IKEA UK is delivering a fun, educational activity for the community as they unveil two large replicas of the "Smakryp bath boat" on the Thames. These boats will be used to clear rubbish from London's waterways over the coming weeks. 



Ikea has invited people in the Deptford Creek area of London to come by to operate these fun machines and join in the clean-up effort, where the River Thames, like most other rivers is awash with garbage that is hard to spot at first try.

In the weeks ahead, the company say that they will transform the collected waste into a sculpture to display in its new Greenwich location, which is supposedly the brand’s most sustainable store yet. The location has solar panels, treats rainwater, and spearheads various recycling initiatives.




GLOBAL CITIZEN FEB 27 2019 - Ikea has deposited large-scale versions of its popular bath toy, the Smakryp, in London’s River Thames, according to AdAge.

The cartoonishly proportioned floats aren’t just cute to look at — they’re there to clean up plastic pollution.

The machines use “Orca technology” to collect trash in the water and can hold up to 44 pounds of garbage at a time. When they become full, the trash is gathered on shore and the devices can head back out to the water.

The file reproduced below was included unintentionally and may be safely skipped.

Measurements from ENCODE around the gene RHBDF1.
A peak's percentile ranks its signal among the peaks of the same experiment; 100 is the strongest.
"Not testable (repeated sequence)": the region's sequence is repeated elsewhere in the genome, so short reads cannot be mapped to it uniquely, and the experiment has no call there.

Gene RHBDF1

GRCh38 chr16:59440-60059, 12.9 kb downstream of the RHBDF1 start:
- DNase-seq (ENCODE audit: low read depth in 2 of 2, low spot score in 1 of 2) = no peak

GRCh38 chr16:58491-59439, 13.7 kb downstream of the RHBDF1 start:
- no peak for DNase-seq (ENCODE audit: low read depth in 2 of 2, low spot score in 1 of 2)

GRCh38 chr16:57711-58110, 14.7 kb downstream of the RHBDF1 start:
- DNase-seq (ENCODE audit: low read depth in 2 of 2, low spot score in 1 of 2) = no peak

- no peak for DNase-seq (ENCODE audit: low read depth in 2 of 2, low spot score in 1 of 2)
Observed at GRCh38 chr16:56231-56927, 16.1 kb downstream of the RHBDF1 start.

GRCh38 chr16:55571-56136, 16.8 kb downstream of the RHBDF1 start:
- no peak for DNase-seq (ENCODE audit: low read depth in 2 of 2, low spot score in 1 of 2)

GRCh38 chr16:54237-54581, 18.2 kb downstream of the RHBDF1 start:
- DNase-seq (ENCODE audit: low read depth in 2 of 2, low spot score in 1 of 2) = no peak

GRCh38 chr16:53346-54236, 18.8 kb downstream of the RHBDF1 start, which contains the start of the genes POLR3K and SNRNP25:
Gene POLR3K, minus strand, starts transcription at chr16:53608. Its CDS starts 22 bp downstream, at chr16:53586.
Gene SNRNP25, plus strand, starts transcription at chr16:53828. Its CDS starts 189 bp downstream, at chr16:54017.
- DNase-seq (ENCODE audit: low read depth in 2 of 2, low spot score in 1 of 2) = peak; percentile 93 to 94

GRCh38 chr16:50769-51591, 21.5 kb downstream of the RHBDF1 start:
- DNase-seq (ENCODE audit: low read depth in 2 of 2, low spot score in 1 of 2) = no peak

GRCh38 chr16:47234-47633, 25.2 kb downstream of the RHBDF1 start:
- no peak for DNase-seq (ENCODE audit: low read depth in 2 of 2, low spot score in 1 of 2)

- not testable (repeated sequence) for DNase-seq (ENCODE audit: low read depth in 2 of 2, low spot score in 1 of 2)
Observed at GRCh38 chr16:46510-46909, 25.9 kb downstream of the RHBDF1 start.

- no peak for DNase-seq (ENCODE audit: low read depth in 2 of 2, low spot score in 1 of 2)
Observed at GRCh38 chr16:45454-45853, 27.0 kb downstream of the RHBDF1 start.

Once the new sculpture is made, Ikea will donate the Smakryp machines to the sustainability charity Hubbub, which will be able to clean up plastic in the river indefinitely, AdAge notes.


@IKEAUK is delivering a fun, educational activity for the community as they unveil two large replicas of the "Smakryp bath boat" on the Thames. These boats will be used to clear rubbish from London's waterways over the coming weeks. https://t.co/r9LF6n2YSwpic.twitter.com/S9mNz78D0H

— Big Cat Agency (@BigCatAgency) February 22, 2019




ADAGE FEB 19 2019 - Any parent who has visited Ikea in recent years will be familiar with the retailer's plastic bath toy boat, the Smakryp. Now, the company has built two giant versions, which are currently floating on the Thames in London, clearing garbage from polluted water. 

The two remote-controlled boats are currently in action at Deptford Creek, south east London, promoting the opening of Ikea's new Greenwich store, claimed to be its most "sustainable" store so far. Each one uses "Orca" technology developed in China, which allows them to collect up to 20kg of garbage at one time. Measuring nearly three meters in length and weighing up to 70kg, the boats are said to be durable and anti-corrosive, making them as effective as possible in clearing litter and debris from water.